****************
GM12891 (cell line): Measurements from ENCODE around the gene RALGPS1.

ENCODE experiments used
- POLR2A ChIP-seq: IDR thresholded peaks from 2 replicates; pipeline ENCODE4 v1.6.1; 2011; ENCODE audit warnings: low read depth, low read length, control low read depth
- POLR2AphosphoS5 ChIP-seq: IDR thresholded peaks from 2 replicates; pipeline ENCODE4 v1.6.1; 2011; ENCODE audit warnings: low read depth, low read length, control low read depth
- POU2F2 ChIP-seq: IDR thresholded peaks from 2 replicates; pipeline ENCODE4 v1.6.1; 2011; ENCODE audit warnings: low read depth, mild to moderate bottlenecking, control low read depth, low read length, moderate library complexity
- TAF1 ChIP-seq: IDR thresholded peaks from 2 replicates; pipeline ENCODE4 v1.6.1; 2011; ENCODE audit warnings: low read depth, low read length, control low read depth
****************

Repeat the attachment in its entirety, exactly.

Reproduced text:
GM12891 (cell line): Measurements from ENCODE around the gene RALGPS1.

ENCODE experiments used
- POLR2A ChIP-seq: IDR thresholded peaks from 2 replicates; pipeline ENCODE4 v1.6.1; 2011; ENCODE audit warnings: low read depth, low read length, control low read depth
- POLR2AphosphoS5 ChIP-seq: IDR thresholded peaks from 2 replicates; pipeline ENCODE4 v1.6.1; 2011; ENCODE audit warnings: low read depth, low read length, control low read depth
- POU2F2 ChIP-seq: IDR thresholded peaks from 2 replicates; pipeline ENCODE4 v1.6.1; 2011; ENCODE audit warnings: low read depth, mild to moderate bottlenecking, control low read depth, low read length, moderate library complexity
- TAF1 ChIP-seq: IDR thresholded peaks from 2 replicates; pipeline ENCODE4 v1.6.1; 2011; ENCODE audit warnings: low read depth, low read length, control low read depth